The Big Bong Theory: 5 Bengali Side Dishes That Can Amp Up Any Meal

While we are all for soothing Doi Maach and rich Kosha Mangsho, there is something about simple and well-made Aloo bhaja (potato fritters) that will make our day. Bengali cuisine, is one of the very few Indian cuisines that still works a lot in tandem with Ayurveda. So seasonal, local produce is prized, so is the order of food served and the food pairings. There are plenty of side dishes that are so exceptional, that often fulfills our quest for new flavours, texture and accents. Like that missing piece of a jigsaw puzzle, they can not only complete a meal, but also amp it up. The best part about these side dishes is that you do not have to have a pantry stocked with exotic ingredients, for you can create magic with everyday ingredients too.

Aloo Posto

One-third of the ultimate Bengali comfort formula, aloo posto is a thick, side dish made with potatoes cooked in lightly-spiced masala made of poppy seeds, panchphoron and mustard oil. Posto is a Bengali word for poppy seeds. Aloo Posto is best relished with dal and rice.  

Bengali Tomato Chutney

Chutneys can be of any colour, flavour and texture in this country. It is arguably the most beloved accompaniments. This Bengali chutney is a Bhog favourite. It has a deep-red, translucent colour. It is made with deseeded tomatoes (peels on). The addition of raisins and jaggery, makes this chutney delightfully sweet.  


Almost every Indian region has their own, mixed veg delicacy, Gujarat has Undhiyo, Kerala has Avial, in Bengal there is shukto. It is said that the Portuguese, developed the earliest variant of Shukto by trying to make a stew of all local and regional vegetables. Shukto today differs from household to household, and the recipe hinges a lot on the availability of vegetables. Many bitter veggies and greens like neem, karela leaves, halencha saag are also added to the mixed-veg delicacy. In a typical Bengali meal, people start with bitter and end with something sweet, therefore shukto is served somewhere in the start.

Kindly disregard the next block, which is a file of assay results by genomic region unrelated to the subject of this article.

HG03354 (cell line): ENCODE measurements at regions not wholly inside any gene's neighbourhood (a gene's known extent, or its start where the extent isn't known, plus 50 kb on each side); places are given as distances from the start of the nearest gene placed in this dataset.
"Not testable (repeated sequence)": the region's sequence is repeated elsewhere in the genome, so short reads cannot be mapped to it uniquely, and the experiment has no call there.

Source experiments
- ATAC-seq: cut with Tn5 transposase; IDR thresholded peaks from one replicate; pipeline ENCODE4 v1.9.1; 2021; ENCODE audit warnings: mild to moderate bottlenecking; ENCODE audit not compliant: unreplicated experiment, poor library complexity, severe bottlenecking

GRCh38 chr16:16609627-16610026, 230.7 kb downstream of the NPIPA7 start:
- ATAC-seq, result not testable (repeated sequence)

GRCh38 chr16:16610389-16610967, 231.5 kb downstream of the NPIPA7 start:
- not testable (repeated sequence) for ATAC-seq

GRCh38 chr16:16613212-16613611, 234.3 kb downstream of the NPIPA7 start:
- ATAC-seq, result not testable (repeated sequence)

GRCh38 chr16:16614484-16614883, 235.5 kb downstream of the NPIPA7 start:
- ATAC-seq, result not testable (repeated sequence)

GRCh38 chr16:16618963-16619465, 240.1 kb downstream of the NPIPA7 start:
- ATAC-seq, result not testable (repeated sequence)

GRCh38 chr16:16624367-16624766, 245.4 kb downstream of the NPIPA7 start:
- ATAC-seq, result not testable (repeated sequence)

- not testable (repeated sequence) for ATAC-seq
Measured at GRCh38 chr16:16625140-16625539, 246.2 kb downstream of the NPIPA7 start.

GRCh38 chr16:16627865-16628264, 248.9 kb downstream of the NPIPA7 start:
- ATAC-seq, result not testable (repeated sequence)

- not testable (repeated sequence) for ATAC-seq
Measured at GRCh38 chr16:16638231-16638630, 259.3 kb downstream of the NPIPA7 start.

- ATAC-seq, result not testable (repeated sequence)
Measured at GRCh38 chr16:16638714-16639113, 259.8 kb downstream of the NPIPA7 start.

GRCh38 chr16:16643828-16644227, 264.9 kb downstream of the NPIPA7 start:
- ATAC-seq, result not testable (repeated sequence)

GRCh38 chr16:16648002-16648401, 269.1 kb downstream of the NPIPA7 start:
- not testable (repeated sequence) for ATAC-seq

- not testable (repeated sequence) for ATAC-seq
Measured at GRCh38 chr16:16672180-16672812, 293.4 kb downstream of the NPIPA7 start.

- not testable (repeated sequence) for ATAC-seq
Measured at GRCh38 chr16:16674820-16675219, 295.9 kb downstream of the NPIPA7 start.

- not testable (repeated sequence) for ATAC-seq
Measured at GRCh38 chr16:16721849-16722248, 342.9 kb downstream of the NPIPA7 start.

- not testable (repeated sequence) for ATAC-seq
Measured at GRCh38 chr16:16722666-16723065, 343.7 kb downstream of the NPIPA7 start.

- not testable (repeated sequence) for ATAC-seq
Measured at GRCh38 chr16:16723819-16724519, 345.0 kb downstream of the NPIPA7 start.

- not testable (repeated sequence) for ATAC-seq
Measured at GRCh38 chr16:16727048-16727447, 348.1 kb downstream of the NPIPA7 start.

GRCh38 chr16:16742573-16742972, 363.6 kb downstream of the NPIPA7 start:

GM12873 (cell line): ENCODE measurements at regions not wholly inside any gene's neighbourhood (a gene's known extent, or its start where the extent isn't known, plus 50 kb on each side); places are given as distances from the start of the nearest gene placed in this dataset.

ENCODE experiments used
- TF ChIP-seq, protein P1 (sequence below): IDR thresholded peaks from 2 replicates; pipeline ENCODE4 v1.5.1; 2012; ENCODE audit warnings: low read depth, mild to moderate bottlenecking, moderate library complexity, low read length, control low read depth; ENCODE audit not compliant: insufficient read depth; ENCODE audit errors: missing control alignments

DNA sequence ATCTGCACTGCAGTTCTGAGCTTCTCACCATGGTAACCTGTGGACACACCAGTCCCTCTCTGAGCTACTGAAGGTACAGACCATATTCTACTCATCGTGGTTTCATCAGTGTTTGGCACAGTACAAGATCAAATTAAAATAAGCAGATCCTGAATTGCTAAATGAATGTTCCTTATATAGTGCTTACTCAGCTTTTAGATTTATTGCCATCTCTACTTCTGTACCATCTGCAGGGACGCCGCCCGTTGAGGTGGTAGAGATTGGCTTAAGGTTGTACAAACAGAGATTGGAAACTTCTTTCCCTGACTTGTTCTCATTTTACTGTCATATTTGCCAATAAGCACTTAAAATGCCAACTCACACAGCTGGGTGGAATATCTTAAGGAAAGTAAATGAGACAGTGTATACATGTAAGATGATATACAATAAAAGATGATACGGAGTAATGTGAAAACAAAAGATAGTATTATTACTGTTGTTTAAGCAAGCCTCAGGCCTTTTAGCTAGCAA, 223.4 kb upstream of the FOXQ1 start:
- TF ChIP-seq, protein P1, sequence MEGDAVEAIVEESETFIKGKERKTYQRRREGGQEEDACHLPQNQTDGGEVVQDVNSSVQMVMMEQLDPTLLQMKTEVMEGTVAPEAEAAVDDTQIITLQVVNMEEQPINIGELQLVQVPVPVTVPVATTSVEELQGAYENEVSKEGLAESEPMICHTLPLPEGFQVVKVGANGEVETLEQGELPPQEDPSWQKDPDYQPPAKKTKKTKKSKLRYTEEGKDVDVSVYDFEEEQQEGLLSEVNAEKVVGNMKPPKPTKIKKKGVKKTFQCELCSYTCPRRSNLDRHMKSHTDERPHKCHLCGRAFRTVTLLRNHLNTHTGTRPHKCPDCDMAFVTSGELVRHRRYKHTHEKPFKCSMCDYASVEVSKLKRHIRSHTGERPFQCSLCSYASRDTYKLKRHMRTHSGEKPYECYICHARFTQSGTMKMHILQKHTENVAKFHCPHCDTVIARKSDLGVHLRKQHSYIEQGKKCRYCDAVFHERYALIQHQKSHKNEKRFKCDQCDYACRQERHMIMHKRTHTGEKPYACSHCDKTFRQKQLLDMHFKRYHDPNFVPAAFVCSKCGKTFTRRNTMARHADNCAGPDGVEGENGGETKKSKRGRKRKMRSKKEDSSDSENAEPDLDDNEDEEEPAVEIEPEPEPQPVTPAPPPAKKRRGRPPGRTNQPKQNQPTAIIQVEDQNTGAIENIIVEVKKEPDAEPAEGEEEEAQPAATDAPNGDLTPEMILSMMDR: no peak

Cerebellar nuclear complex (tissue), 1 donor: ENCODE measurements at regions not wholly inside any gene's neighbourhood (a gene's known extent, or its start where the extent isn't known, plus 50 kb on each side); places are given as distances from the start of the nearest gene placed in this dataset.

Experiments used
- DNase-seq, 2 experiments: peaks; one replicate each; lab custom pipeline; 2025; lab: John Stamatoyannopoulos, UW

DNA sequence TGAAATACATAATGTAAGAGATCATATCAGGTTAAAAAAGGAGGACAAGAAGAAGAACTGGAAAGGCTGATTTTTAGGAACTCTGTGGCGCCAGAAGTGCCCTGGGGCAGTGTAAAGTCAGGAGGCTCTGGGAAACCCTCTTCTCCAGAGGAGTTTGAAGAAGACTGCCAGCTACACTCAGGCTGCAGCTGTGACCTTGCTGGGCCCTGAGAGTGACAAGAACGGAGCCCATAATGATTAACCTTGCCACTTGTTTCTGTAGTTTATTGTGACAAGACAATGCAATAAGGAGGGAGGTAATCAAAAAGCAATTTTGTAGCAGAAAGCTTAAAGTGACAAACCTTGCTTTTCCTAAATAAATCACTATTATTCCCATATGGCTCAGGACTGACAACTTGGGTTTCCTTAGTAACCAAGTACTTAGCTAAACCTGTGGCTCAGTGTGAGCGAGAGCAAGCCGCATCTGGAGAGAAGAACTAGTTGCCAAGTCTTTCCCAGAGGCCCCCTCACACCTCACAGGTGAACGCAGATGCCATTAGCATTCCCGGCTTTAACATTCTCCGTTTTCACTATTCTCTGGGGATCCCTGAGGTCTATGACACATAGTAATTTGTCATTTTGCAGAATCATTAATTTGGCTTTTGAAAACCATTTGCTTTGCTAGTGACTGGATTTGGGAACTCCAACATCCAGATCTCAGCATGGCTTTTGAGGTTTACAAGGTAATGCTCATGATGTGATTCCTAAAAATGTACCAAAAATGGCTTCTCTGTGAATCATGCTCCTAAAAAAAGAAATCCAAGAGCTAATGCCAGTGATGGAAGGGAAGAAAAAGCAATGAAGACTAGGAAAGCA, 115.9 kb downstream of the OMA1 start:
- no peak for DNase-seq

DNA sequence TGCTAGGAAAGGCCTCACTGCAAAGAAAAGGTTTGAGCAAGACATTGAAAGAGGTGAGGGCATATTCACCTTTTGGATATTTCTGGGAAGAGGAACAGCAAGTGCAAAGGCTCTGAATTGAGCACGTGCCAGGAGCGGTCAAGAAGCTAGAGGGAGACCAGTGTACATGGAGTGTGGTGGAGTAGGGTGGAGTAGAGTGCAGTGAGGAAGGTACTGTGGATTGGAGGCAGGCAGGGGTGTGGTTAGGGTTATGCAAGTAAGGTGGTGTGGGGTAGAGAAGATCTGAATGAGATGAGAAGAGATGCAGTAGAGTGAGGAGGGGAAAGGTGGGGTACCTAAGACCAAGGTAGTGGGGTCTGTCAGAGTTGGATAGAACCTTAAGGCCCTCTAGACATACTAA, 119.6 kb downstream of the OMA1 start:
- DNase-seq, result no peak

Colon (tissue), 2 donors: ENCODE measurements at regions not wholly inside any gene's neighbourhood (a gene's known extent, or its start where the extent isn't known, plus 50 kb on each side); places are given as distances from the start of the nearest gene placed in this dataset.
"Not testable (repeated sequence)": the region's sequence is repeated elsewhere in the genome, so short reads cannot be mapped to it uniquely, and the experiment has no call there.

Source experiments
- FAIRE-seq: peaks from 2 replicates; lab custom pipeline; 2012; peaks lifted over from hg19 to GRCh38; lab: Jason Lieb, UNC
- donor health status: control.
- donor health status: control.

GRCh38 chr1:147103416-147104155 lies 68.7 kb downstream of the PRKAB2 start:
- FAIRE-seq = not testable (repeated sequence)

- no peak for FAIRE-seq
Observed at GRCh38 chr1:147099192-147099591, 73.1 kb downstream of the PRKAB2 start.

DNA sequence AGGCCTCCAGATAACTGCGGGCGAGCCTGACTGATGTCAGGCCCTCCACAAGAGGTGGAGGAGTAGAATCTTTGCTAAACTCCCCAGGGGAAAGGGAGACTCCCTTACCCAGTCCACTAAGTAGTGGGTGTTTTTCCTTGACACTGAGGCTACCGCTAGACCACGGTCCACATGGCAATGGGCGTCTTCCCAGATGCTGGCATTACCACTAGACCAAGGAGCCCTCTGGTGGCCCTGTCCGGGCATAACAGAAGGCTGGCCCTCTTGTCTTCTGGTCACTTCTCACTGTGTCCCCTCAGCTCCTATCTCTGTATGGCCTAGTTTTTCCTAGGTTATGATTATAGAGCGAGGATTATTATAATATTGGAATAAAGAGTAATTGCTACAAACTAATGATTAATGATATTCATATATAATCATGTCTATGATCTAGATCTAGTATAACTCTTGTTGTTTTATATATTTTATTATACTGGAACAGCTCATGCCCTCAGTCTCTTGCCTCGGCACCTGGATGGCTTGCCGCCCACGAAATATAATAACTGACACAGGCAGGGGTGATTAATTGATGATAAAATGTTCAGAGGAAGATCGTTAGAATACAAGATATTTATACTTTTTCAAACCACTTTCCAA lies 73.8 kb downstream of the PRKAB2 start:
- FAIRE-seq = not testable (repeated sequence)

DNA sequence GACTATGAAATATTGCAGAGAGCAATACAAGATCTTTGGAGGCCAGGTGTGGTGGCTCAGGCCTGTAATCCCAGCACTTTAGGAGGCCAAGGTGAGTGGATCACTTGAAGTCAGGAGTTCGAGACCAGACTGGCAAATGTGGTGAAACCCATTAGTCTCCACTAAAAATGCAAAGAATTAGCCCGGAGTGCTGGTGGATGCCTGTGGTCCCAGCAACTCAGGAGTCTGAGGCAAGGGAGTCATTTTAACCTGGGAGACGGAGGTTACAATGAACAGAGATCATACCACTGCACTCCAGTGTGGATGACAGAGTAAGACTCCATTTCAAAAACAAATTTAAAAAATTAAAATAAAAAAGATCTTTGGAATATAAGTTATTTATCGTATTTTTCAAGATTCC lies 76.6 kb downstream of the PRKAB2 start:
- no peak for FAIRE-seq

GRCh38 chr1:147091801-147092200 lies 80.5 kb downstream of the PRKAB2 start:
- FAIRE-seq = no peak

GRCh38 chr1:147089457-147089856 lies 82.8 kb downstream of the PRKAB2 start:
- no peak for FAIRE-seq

Macher Tel Bora

Another very fascinating side dish. The Bengali love affair with fish is no strange fiction. Every Bengali community relishes a hearty fish preparation. In fact, it is considered rude to have guests over and not serve the fish. Every part of fish is out to use, be it the head or the oil inside its tummy. This jelly-like substance is collected and washed. It is then mixed with onions, salt, spices and besan and fried just like pakodas. These boras (vada) have a delightful bitter accent with a slightly sour after-taste. Its crispness makes it an excellent addition to a typical multi-course Bengali meal.

Begun Bhaja

Begun is a Bengali word for eggplant, while ‘bhaja’ translates to fritters. Bhajas or Telbhajas are actually very intrinsic part of a Bengali meal. Anything can be used to make bhajas, from a humble potato to cauliflower. In Bengal famine of early 1940s when Bengal was grappling with the most acute food shortage, people started frying flowers and skins of vegetables to put something edible on the plate. Begun Bhaja is one of the most popular Bengali Bhajas today. From everyday meals to festive meals such as Durga Puja bhog, this eggplant fritter is everywhere. There are two types of Begun Bhaja, one where sliced eggplant is smeared with a mixture of red chilli powder and salt and fried till partially crisp, and the other where the eggplant is coated in a spicy batter of besan and red chilli powder before it is fried. The latter is crisper and comes with a golden exterior.